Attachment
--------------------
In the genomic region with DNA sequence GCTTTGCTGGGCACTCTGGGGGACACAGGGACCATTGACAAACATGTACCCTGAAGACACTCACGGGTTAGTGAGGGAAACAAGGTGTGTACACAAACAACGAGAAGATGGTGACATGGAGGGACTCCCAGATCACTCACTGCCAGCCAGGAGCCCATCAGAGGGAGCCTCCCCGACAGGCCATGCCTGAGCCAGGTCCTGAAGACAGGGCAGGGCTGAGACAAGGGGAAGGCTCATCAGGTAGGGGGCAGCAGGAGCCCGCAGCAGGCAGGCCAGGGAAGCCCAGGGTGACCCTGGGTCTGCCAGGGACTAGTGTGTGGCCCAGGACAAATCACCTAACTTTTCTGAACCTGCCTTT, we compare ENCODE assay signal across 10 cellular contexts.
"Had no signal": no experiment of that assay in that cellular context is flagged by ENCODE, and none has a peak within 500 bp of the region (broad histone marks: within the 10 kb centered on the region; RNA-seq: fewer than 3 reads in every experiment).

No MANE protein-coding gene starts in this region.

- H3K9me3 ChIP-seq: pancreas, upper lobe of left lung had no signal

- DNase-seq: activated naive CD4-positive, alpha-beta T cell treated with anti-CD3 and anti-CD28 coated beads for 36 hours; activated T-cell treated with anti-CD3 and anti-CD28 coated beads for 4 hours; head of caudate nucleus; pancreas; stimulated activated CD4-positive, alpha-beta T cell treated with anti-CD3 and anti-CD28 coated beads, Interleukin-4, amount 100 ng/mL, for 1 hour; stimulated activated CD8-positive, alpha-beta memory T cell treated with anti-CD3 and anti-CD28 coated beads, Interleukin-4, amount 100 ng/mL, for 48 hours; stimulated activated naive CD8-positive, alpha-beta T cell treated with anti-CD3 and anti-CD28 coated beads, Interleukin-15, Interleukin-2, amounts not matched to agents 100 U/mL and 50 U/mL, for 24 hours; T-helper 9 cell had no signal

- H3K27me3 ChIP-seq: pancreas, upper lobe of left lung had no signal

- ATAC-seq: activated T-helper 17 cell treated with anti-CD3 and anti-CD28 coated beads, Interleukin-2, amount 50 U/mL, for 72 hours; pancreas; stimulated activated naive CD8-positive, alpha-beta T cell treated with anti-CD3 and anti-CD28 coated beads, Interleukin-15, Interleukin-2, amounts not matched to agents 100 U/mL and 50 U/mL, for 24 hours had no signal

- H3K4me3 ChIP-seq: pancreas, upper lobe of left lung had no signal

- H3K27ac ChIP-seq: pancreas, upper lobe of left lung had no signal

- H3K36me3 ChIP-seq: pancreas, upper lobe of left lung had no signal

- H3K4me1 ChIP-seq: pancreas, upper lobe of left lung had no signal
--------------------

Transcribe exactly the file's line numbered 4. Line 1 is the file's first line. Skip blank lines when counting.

- H3K9me3 ChIP-seq: pancreas, upper lobe of left lung had no signal